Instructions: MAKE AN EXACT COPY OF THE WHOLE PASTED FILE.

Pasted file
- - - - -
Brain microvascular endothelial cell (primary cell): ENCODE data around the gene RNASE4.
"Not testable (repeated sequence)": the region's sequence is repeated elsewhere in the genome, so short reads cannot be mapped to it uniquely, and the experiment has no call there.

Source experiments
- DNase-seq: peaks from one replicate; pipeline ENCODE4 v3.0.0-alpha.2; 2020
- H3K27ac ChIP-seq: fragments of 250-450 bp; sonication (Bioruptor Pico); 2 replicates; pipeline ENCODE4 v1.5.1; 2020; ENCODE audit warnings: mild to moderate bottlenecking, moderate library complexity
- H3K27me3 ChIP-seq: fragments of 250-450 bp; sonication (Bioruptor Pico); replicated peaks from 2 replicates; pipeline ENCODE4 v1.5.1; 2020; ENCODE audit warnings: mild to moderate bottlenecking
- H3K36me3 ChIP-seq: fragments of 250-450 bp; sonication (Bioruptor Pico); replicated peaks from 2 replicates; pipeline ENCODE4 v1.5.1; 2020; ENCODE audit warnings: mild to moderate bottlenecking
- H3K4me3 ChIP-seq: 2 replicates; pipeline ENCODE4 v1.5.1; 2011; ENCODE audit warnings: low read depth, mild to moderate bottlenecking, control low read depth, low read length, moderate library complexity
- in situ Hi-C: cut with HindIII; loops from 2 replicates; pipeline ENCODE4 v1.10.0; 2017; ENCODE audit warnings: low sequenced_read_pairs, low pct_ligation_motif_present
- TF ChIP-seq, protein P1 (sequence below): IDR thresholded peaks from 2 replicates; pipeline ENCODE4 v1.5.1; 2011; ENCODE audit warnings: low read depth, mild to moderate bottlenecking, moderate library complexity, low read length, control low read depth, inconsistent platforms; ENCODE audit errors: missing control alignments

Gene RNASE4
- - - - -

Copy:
Brain microvascular endothelial cell (primary cell): ENCODE data around the gene RNASE4.
"Not testable (repeated sequence)": the region's sequence is repeated elsewhere in the genome, so short reads cannot be mapped to it uniquely, and the experiment has no call there.

Source experiments
- DNase-seq: peaks from one replicate; pipeline ENCODE4 v3.0.0-alpha.2; 2020
- H3K27ac ChIP-seq: fragments of 250-450 bp; sonication (Bioruptor Pico); 2 replicates; pipeline ENCODE4 v1.5.1; 2020; ENCODE audit warnings: mild to moderate bottlenecking, moderate library complexity
- H3K27me3 ChIP-seq: fragments of 250-450 bp; sonication (Bioruptor Pico); replicated peaks from 2 replicates; pipeline ENCODE4 v1.5.1; 2020; ENCODE audit warnings: mild to moderate bottlenecking
- H3K36me3 ChIP-seq: fragments of 250-450 bp; sonication (Bioruptor Pico); replicated peaks from 2 replicates; pipeline ENCODE4 v1.5.1; 2020; ENCODE audit warnings: mild to moderate bottlenecking
- H3K4me3 ChIP-seq: 2 replicates; pipeline ENCODE4 v1.5.1; 2011; ENCODE audit warnings: low read depth, mild to moderate bottlenecking, control low read depth, low read length, moderate library complexity
- in situ Hi-C: cut with HindIII; loops from 2 replicates; pipeline ENCODE4 v1.10.0; 2017; ENCODE audit warnings: low sequenced_read_pairs, low pct_ligation_motif_present
- TF ChIP-seq, protein P1 (sequence below): IDR thresholded peaks from 2 replicates; pipeline ENCODE4 v1.5.1; 2011; ENCODE audit warnings: low read depth, mild to moderate bottlenecking, moderate library complexity, low read length, control low read depth, inconsistent platforms; ENCODE audit errors: missing control alignments

Gene RNASE4